……..Shaivism as the path of renunciation, austerity. Shaivism teaches the control and sublimation of our humannesses. It is an approach to god though emphasis on the impersonal…………..Vaishnavism stresses the personal, the intimate, and uses these to take us to God………..Sri Ramakrishna said: ‘A man born with an element of Shiva becomes a jnani; his mind is always inclined to the feeling that the world is unreal and Brahman alone is real. But when a man is born with an element of Vishnu he develops an ecstatic love of God. That love can never be destroyed. It may wane a little now and then, when he indulges in philosophical reasoning, but it ultimately returns to him increased a thousand-fold’

……They will ask you all sorts of details about your family, what the original cost was of possessions you have, the state of your digestive tract. But there is nothing insinuating in any of this. The questions are put without guile, innocently as a child would do. You cannot take offence……..I was brought up in the belief that the mark of a gentleman is his ability to keep confidences. But very little is kept a secret by Indians. All news is common property, as in a home.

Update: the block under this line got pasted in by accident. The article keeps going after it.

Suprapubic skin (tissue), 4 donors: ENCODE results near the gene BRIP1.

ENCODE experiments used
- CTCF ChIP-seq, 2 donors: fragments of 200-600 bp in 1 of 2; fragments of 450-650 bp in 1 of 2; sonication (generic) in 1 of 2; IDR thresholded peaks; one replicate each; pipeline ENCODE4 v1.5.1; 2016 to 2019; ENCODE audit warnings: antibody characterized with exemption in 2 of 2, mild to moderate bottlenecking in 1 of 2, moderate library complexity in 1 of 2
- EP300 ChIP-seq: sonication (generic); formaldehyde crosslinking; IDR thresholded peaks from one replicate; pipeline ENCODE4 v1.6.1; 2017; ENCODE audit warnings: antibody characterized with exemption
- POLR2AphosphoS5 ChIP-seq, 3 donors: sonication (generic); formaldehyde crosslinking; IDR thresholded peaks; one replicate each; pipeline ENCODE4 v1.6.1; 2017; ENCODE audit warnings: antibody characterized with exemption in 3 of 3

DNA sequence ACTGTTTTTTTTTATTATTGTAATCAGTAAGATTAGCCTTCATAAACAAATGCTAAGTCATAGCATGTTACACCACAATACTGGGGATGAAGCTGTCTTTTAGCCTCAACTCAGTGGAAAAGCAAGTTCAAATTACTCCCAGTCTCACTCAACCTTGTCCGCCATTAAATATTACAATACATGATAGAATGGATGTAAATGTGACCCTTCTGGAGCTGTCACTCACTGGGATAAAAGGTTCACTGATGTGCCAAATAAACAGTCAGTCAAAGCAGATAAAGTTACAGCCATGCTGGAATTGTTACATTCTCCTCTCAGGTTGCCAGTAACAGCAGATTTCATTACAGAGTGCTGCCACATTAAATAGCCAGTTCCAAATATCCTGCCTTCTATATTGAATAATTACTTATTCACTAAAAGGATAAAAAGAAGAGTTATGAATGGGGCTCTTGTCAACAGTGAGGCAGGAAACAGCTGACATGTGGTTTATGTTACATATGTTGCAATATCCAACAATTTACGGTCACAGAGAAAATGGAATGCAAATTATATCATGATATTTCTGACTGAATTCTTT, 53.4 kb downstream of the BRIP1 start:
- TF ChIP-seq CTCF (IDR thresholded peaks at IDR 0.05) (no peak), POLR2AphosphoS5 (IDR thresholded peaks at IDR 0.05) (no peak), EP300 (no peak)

It has been said laughingly that to the American it doesn’t matter whether something is pure, just so that it is clean; whereas to the Indian if something is pure that makes it clean.

………..eating in hotels and restaurants is rarely done by monastics because of the unhelpful influences likely to reside in the food. Food not prepared with devotion…………devised impersonally for making money by people with their minds full of gross thoughts – can adversely influence your spiritual growth……..Sri Ramakrishna could not even keep on the storage shelf in his room food gifts brought by visitors who were lustful, avaricious, or hopeful of getting some advantage as a result of their devotions.

…..a salagram stone…….just a smooth pebble about the size of a plum, black in colour, with a hole in it, and bearing some white markings. Salagram are natural formations………Sri Ramakrishna, remarking on he fact that the whole world is nothing but materialized spirit, pointed out that God manifests himself, however, more in certain things than in others. The salagram is one of these………..

Sri Ramakrishna compared holy places to bodies of water. ‘You may be sure,’ he said, ‘that there is God’s manifestation in those spots where people have practiced spiritual disciplines a great deal.’………….Yet from another standpoint Sri Ramakrishna made light of pilgrimages. He often said, ‘One who has it here [in the heart] has it there; one who has it not here has it nowhere.’ In other words, if devotion is unfolding, the process will be enhanced by association with holy places; but if it is not, no amount of traipsing about to temples and shrines will do much good

Benaras………..So many of India’s saints have journeyed there to walk in its streets and bathe from its ghats…….that the whole place is alight with faith…….Sri Ramakrishna…….spoke of the city as hardly material at all, but rather as composed of pure sattwa guna, of purity and truth.